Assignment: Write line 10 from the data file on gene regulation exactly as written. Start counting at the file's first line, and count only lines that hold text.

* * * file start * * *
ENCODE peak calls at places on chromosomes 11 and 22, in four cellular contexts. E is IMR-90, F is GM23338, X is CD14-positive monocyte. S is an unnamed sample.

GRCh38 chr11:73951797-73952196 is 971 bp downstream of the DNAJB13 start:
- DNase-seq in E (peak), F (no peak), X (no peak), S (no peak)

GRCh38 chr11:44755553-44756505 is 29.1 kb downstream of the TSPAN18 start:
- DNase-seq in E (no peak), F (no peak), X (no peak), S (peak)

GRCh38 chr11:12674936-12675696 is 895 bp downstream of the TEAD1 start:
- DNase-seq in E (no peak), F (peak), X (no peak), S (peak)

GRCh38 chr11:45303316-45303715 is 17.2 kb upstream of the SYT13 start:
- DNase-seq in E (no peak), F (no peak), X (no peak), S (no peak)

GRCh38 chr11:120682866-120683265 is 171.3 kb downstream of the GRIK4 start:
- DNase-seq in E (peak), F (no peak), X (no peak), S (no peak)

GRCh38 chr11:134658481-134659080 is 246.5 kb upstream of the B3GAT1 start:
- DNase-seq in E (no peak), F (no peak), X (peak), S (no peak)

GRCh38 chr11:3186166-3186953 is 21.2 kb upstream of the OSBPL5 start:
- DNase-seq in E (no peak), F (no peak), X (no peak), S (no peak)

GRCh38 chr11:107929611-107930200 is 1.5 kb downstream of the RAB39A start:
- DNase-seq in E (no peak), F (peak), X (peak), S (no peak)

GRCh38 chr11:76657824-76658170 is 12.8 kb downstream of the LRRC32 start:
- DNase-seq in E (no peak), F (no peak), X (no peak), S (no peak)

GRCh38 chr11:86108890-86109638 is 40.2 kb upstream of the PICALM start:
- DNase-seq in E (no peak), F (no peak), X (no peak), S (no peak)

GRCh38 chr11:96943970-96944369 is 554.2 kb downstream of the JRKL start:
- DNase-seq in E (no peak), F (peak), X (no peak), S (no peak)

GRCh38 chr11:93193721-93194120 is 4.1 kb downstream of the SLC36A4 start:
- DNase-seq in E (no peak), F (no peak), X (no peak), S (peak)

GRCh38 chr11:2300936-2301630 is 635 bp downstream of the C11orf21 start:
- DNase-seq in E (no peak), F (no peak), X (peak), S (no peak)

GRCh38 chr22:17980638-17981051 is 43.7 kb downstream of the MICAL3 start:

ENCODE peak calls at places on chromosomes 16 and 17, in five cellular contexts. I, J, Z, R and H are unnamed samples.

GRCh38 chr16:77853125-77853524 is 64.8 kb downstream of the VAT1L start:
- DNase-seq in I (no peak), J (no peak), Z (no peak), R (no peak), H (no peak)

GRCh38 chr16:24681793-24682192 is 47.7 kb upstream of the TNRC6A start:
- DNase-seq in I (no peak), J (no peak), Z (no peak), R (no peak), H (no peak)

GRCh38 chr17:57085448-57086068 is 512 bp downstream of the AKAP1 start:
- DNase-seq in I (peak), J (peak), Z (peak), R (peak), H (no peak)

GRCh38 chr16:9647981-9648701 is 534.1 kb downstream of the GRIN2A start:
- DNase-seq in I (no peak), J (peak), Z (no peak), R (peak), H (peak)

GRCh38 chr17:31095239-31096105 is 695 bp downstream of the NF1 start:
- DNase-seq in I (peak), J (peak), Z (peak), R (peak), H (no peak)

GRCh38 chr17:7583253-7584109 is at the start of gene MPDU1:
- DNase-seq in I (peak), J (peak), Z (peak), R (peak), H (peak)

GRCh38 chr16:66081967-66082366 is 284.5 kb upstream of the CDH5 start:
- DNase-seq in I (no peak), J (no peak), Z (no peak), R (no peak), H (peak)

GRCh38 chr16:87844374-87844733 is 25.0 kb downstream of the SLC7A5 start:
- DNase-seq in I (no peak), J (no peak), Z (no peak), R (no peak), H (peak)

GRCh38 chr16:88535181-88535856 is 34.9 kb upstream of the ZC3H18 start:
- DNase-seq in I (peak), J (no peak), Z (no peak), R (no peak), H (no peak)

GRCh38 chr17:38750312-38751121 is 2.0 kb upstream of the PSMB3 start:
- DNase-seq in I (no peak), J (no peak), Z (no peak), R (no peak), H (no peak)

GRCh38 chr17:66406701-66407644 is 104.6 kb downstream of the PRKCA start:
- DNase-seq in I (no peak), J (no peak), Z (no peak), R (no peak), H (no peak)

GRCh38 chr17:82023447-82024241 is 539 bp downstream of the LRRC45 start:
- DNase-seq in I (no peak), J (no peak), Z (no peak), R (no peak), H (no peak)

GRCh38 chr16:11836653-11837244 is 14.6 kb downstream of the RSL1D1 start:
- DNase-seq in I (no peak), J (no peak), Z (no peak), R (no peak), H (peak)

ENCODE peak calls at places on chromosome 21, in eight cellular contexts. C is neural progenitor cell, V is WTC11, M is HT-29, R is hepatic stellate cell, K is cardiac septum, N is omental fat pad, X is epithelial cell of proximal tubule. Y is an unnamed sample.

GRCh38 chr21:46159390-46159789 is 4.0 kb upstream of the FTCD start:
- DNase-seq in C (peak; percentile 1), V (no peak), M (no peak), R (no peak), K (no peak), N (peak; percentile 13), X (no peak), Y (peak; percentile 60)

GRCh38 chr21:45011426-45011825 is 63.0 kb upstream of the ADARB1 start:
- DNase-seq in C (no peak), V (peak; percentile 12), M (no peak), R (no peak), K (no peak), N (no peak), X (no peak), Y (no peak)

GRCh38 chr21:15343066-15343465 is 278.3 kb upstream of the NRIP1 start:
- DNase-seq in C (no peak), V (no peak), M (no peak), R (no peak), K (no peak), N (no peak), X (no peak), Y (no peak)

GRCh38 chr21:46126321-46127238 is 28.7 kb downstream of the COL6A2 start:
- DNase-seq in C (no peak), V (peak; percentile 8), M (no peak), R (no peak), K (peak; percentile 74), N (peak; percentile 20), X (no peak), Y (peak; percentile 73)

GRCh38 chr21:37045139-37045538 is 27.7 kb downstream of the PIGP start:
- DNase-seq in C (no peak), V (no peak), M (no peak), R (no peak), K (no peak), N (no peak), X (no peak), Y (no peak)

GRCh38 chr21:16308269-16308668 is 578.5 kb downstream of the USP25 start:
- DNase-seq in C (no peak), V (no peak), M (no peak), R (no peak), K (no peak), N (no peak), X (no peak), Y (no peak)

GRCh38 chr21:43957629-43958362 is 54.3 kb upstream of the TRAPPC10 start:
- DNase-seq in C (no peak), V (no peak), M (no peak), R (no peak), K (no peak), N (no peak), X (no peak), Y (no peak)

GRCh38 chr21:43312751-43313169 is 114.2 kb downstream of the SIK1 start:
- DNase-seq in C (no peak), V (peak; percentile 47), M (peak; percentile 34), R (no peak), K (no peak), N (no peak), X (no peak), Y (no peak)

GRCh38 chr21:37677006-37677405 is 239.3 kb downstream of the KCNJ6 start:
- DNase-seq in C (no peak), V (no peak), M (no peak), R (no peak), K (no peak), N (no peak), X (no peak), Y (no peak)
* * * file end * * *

GRCh38 chr11:120682866-120683265 is 171.3 kb downstream of the GRIK4 start: